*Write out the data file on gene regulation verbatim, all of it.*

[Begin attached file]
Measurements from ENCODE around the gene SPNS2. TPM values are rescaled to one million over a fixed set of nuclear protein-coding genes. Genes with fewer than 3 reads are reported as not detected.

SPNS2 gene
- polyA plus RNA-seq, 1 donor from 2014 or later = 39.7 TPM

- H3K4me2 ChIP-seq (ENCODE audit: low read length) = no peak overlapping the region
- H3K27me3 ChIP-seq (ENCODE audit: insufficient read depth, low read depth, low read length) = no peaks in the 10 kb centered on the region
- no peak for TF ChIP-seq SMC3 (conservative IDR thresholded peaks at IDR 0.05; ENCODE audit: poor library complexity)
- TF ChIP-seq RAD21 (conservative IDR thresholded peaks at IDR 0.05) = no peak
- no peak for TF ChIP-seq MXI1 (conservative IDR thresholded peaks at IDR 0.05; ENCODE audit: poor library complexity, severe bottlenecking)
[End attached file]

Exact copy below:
Measurements from ENCODE around the gene SPNS2. TPM values are rescaled to one million over a fixed set of nuclear protein-coding genes. Genes with fewer than 3 reads are reported as not detected.

SPNS2 gene
- polyA plus RNA-seq, 1 donor from 2014 or later = 39.7 TPM

- H3K4me2 ChIP-seq (ENCODE audit: low read length) = no peak overlapping the region
- H3K27me3 ChIP-seq (ENCODE audit: insufficient read depth, low read depth, low read length) = no peaks in the 10 kb centered on the region
- no peak for TF ChIP-seq SMC3 (conservative IDR thresholded peaks at IDR 0.05; ENCODE audit: poor library complexity)
- TF ChIP-seq RAD21 (conservative IDR thresholded peaks at IDR 0.05) = no peak
- no peak for TF ChIP-seq MXI1 (conservative IDR thresholded peaks at IDR 0.05; ENCODE audit: poor library complexity, severe bottlenecking)